How To Find Low Cost Discount Dental Insurance

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Dental InsuranceAs a child, I had what you might call a strange aspiration.  I wanted to become a dentist. Most kids hate going to the dentist because of  all the needles and drills, but twice a year I had a wide smile on my face because I knew that it was dental visit day.

I would start the day knowing that I was getting out of school early, which is always a day to look forward to.  Once I finally made it to the dentist, there was always that enjoyable 30 minute waiting period where I could read my favorite “Highlights” magazine and find all of the missing objects on the back page.  When my turn came up, I was in and out in 15 minutes. While a cleaning and a couple of x-rays tingled, it was well worth the price of an enjoyable day.

Somewhere along the line, my adoration for molars, incisors, bicuspids and canines faded away. Now being older and a wee-bit wiser, I have grown to be like most Americans in hating the dentist.  Check-ups take valuable work time out of my day. And after leaving my office job, I no longer have a dental plan, which is where I’m going with this article in case you were wondering.

This is the first time in my life since I’ve had big boy teeth that I haven’t carried dental insurance.  It’s also the first time I’ve done research on the subject, and shopping for a dental plan has proven to be quite the task.  No matter how hard I tried, I could not find an all inclusive dental plan. Meaning that whenever I needed a procedure, there were going to be out of pocket expenses.

Different types of plans provide different types of coverages, so the first step would be to better understand the types of plans available.  As far as discount dental insurance is concerned, there are three major plan types:

  1. Dental Health Maintenance Organization (DHMO) : A DHMO provides coverage to individuals who choose dentists that are part of the DHMO plan.  These plans are generally the cheapest, but restrict the dentists you can visit.
  2. Preferred Provider Organization (PPO): A PPO is a little less strictive in that it allows you to choose your favorite dentist.  The plan details are usually the same as a DHMO, and you should check with your dentist to confirm that they will abide by your PPO plan.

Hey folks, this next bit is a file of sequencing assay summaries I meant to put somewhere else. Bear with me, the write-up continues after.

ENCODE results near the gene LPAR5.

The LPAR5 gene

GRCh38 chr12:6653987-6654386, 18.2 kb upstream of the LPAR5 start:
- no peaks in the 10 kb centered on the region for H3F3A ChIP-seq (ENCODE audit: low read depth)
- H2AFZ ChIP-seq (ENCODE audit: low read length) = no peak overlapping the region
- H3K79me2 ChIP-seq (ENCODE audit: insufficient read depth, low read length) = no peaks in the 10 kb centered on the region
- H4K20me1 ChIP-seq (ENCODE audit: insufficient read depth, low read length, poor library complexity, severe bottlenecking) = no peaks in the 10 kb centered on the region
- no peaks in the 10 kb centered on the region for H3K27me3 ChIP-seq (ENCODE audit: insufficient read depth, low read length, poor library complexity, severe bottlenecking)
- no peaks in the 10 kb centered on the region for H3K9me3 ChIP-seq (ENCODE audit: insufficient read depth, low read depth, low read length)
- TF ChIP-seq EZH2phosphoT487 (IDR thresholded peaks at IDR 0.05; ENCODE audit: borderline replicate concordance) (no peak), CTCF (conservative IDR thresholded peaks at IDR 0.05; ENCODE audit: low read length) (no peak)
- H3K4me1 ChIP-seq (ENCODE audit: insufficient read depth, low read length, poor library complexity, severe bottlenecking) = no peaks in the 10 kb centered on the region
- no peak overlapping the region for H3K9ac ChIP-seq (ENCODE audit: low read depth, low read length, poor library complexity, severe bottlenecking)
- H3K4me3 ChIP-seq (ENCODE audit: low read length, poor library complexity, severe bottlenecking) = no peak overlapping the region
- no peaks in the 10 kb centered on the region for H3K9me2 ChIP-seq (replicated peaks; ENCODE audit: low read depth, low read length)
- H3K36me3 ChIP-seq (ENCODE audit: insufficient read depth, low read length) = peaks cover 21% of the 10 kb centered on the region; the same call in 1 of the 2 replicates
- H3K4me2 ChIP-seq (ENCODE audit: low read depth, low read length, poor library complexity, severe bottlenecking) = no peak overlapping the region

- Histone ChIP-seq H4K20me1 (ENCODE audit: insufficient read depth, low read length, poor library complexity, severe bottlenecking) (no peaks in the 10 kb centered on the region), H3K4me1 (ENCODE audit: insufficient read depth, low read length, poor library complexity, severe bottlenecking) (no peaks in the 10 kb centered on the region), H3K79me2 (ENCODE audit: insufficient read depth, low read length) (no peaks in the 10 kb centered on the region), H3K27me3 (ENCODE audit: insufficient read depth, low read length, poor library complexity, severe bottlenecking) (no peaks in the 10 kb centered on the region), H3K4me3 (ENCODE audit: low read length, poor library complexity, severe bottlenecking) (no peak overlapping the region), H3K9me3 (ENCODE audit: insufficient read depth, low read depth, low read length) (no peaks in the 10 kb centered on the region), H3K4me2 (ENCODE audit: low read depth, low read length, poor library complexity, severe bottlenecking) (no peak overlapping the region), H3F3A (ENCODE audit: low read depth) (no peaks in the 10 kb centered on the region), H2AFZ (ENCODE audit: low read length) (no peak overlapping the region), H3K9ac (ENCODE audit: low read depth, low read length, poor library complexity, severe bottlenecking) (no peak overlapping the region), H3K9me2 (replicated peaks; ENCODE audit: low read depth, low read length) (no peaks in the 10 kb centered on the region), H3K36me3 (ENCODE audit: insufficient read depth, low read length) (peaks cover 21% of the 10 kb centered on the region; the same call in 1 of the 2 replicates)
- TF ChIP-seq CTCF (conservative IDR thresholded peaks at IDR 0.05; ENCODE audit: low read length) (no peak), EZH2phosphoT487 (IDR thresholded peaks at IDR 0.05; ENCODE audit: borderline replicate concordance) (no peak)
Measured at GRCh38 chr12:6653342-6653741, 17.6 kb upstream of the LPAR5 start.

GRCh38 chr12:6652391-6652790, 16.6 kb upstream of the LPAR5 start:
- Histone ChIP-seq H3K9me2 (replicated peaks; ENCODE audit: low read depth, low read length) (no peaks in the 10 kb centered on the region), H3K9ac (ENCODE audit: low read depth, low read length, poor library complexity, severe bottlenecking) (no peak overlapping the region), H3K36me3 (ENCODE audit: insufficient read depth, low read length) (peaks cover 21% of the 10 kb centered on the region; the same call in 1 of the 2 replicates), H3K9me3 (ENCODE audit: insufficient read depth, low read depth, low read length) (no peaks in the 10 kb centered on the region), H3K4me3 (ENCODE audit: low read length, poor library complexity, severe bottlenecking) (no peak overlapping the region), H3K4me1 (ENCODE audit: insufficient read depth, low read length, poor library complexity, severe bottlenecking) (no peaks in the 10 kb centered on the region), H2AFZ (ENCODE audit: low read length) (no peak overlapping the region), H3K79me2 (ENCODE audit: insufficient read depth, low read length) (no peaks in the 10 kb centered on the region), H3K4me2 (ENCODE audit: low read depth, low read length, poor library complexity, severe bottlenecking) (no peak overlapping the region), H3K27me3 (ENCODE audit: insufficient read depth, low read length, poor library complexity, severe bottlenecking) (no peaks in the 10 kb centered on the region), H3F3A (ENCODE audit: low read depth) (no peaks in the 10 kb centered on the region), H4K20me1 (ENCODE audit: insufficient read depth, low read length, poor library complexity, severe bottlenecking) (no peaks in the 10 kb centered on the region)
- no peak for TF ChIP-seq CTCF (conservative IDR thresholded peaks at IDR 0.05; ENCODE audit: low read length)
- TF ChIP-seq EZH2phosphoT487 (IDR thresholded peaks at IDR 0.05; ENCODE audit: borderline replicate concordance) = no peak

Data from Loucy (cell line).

3. Indemnity Plan: An indemnity plan is the most straightforward of all dental plans in that you pay a higher than average premium. In return, you receive a standard discount on all dental procedures.  A typical indemnity dental plan would cost $20 a month and cover 70% of all dental costs, no matter the procedure.

The next step in my journey took me to DentalPlans.com, where I was able to compare a large number of dental insurance quotes for free.  An example of the comparison page is below:

Dental Plans jpeg

The premiums for all of the plans you see on this page are relatively inexpensive and range between $8 and $15 a month.  You’ll notice a tab selector at the top of the page which allows you to not only compare routine work, but also things like crowns, root canals and extractions.  Unlike medical plans, dental plans do not carry things like deductible amounts or co-insurance, so the figures you see above are fairly straight forward.  Most plans cover between 30% and 70% of all dental procedures, so you might be thinking that if you have to have a few procedures done, picking up a plan can save you thousands in just a few weeks.  Think again my friend.

Every single discount plan I could find, including ones that are paid for by employers, allow for only $1,000-$2,000 worth of annual coverage.  This means that when you have used up $1,000-$2,000 worth of dental discounts, you are now paying full price for any other procedures or visits made within a calendar year.  I tried to find a more expensive, all inclusive dental plan but came up empty.  It got me wondering if having only $1,000 worth of coverage is worth the cost of carrying a dental plan.

Even though there is a limit to the amount of coverage I can obtain each year, spending just over $100 a year for $1,000 a year is the right investment.  Right now, I certainly don’t need anything more than two yearly checkups, but I don’t want to be caught with an extreme tooth-ache without having that insurance to fall back on.  Even if you don’t think you need dental insurance, the benefits exponentially outweigh the costs, so don’t go another minute without making your whites pearly.

Published or Updated: March 5, 2013

Comments

  1. DR says:

    Michael, I hope you weren’t one of the kids that circled the hidden objects in the Highlights magazine, ruining all the fun for the rest of us. I always hated that kid.

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